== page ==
Imagine a slightly different case: we build a computer that has a greater storage capacity than a human brain [say twice as big]. This seems at least possible. Now a human brain can only generate S but this computer can also generate “Snow is white and S” and “This snow is of the most beautiful white I have seen in the last twenty years” and countless others. Should we say that all these sentences S+n [for any n<S if the computer has twice the human brain capacity] are part of English? I do not know about your intuitions but I would find it very odd to exclude them.

    2. I think the Benacerraf style epistemological arguments against platonism, that Norbert alludes too, are very strong. Do you know anywhere, Christina, where these arguments are addressed?

    3. @ Alex C.: Yes, Katz addresses he Benacerraf style epistemological arguments specifically in several of his books. I had to return my books to the library but if you can wait a bit I can get you more specific references

    4. I’ve found Postal’s elaboration of the comparison of natural language to logic and mathematics both interesting and illuminating. He emphasizes that the truths of logic and mathematics are independent of people’s intuitions, they’re imposed on them from the outside thus having a prescriptive power. Therefore they can’t be interpreted as related to (human) biology. Now if natural language (NL) is supposed to be of the same kind, it has to have a prescriptive power, too, and can’t be related to biology, either. From this perspective, of course, the focus on data from both speakers’ judgements and corpora, quite common in linguistics of all sorts, is flawed for NL can't be related to such data, rather it is what most knowledgeable and respectable grammarians claim it is.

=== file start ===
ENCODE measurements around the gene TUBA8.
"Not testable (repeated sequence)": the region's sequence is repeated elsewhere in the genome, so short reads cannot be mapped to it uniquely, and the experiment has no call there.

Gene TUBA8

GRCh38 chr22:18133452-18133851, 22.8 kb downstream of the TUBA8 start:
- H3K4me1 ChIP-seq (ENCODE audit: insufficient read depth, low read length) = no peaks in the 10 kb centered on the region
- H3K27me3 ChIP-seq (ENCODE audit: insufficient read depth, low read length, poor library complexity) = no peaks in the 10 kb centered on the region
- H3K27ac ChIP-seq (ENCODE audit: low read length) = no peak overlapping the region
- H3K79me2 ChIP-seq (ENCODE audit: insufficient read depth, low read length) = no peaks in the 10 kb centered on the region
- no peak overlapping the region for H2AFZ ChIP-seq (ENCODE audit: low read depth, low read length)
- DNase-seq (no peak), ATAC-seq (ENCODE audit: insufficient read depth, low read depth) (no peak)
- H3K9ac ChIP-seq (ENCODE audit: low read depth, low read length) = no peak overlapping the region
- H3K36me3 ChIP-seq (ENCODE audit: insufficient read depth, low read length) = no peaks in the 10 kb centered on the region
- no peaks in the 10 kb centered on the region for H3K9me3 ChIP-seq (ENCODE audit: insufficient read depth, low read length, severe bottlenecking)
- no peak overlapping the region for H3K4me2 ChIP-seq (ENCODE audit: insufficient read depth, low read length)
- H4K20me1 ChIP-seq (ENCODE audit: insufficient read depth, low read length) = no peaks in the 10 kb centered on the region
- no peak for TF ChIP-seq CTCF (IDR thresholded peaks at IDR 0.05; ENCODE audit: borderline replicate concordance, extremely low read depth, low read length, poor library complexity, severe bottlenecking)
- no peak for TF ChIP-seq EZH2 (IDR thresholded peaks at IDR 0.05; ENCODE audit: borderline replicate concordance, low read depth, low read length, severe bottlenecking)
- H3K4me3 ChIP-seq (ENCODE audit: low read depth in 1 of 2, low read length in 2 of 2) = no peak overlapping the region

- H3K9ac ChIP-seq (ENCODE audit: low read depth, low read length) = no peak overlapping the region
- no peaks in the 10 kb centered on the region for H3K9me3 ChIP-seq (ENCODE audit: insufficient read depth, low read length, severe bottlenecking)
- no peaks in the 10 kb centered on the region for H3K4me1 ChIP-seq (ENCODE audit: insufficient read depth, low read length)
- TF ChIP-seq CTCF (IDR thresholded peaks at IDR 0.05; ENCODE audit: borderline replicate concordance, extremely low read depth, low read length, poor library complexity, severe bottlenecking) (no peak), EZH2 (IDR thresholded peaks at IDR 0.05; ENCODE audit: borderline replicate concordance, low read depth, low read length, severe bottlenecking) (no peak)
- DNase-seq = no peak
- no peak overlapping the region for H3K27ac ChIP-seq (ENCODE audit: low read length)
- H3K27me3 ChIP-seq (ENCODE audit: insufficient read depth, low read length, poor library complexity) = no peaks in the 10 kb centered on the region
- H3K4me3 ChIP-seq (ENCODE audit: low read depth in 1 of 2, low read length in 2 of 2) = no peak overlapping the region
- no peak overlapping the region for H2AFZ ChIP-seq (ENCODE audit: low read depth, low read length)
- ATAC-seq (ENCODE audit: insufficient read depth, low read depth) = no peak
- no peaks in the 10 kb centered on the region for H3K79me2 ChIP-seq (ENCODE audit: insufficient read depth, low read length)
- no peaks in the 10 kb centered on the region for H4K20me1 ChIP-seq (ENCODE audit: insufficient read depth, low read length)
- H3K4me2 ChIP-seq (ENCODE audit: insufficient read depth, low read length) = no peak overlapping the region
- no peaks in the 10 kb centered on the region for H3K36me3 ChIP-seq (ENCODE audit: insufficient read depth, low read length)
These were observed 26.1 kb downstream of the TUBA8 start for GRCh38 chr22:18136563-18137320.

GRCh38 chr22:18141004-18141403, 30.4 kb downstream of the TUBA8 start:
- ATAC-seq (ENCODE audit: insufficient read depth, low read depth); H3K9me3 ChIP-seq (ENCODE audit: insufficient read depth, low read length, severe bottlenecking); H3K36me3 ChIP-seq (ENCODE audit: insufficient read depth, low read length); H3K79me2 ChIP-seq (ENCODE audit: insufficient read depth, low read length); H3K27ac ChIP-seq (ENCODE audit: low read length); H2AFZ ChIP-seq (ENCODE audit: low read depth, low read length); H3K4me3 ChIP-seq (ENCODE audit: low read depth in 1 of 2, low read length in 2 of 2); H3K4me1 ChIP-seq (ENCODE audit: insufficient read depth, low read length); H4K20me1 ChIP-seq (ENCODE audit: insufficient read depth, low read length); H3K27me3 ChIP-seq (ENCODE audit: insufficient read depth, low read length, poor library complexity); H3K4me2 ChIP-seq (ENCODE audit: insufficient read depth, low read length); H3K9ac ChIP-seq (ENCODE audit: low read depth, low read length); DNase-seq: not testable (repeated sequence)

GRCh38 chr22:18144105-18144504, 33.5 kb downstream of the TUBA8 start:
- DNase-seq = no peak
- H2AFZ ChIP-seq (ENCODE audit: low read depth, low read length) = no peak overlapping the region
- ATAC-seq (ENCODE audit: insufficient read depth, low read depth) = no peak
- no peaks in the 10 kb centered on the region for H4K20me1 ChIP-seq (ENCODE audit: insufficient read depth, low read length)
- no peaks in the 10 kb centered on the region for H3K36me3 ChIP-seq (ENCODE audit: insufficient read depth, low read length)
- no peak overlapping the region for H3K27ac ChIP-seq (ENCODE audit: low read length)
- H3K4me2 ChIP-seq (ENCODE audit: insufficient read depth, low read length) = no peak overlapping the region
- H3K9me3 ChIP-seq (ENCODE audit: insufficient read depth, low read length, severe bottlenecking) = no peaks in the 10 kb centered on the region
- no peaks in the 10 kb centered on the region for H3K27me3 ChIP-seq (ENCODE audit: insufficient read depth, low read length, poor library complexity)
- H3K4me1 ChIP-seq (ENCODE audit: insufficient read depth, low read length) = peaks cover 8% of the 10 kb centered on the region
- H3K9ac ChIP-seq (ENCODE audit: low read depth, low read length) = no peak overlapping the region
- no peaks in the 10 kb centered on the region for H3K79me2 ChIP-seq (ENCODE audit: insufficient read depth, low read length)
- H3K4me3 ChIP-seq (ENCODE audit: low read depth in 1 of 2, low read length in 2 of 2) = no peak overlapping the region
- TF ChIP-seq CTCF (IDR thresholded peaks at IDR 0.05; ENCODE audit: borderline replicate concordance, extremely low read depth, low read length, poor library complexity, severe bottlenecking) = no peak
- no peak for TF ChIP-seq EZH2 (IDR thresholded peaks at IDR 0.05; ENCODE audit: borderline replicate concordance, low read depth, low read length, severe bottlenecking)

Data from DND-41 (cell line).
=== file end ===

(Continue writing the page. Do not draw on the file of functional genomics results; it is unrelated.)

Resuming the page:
Note that this view of language is more or less compatible with folk linguistics, the belief that what we have acquired is a kind of corrupted version of the correct language prescribed by grammarians and stored on the dusty shelves of libraries.

      Katz refers to Benacerraf in “The Unfinished Chomskyan Revolution”, Mind & Language 1996, 11, 270-294 (available on the Web). He says basically what I've described above, of course, in a much more sophisticated way than I do (and in terms of language vs. knowledge of language).

    5. @Christina, in your answer to me, I really don't understand the last two paragraphs - I don't want to say that there's a maximum sentence length, so why should I worry about problems for people who are trying to say that? And, in par 3, it might indeed be the case that empirical research will reveal that there is a longest sentence length in English, but drawing wrong conclusions from limited data is an inevitable hazard of empirical inquiry.

      & it appears to me to be false that Chomsky (at any stage from LSLT to his more recent papers), required that there be no maximum sentence length for any NL, since there is no deep principle in the theory that make it impossible for there to be parameters that might shut off the recursions at some point (and in earlier theories, there might happen to be no generalized transformations, or no combinations of PS rules that could apply recursively. That is pretty much what Pesetsky et al pointed out in the first paragraph or so of their article about Everett 2005, but then they went on to blur the focus and spoil the effect by trying to show that Everett was wrong about everything.

    6. Right. Note that the last paragraphs dealt with how someone MIGHT respond [so my 'you' was not directed personally at you - hazard of a German [that does not have this ambiguity] using English]. It was not part of the argument but my suggestion how someone might reply to it.

      I am not aware that Chomsky has claimed that there IS a maximum sentence length nor where he has specified any procedure for determining one. But even though i have read most of what he wrote i could have overlooked something. So if you can find a text where he spefifies such a procedure i would love to read it.